New Software Puts Biometrics in Reach

Here’s a quick quiz:
Which of the following biometric technologies will be in common use in the United States in the next five years?

a. iris scan

b. facial recognition

c. hand geometry

d. fingerprint scan

e. voice recognition

f. electronic signature verification

g. none of the above

h. all of the above

Only time will tell which answer is correct; however, judging from the advancements in software technology and recent legislation mandating increased safeguards in the financial industry, my answer is “h. all of the above.” Why? Because new software technologies on the market enable systems integrators/dealers to easily incorporate each of these technologies into a complete turnkey security system for commercial clients. A single system cannot only support access control cards (or even smart cards), burg, fire and CCTV, but also can support any combination of biometric safeguards.

Imagine the profitability of not just doing the security, but also being able to secure the end user’s laptop computers, databases and e-commerce transactions all in the same system! It can already be done using some of the enabling software on the market from a number of companies. Most dealers have probably never heard of these vendors, but your access control card supplier knows them. The next time you’re placing an order, ask about it.

Each of the biometric technologies listed previously has advantages and disadvantages. Some drawbacks include high cost, slow speed or high reject rates. On the flip side, advantages include increased security, reduced administrative costs, ease of use and lower cost.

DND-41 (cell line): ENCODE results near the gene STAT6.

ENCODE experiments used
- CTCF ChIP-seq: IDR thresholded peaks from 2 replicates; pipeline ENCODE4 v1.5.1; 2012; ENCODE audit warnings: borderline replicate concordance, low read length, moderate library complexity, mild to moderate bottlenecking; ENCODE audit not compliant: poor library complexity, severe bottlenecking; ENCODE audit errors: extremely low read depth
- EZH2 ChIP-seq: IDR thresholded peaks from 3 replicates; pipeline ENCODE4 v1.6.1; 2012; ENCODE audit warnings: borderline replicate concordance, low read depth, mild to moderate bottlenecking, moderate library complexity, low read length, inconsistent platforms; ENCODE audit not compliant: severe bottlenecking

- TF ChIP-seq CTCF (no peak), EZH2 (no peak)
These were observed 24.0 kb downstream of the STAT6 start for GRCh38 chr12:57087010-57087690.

The Financial Service Modernization Act of 1999 has mandated banks to upgrade to higher forms of security to protect consumers’ privacy. Passwords and PINs will be eliminated. A biometric “key” is untransferrable. Already, the International Biometric Industry Association says more than 80 ATMs in Phoenix have iris and facial recognition in place. At least one bank is working on voice recognition to accommodate home banking. A major laptop maker will be providing fingerprint scans and smart card chip readers with its computers soon. IBIA says the average cost for biometric access control has fallen to $1,000 per door from $5,000 per door a few years ago.

This James Bond-type technology is here to stay and dealers who don’t position themselves as systems integrators are already missing out on hugely profitable commercial clients, such as Wall St. brokerage houses, banks and universities.

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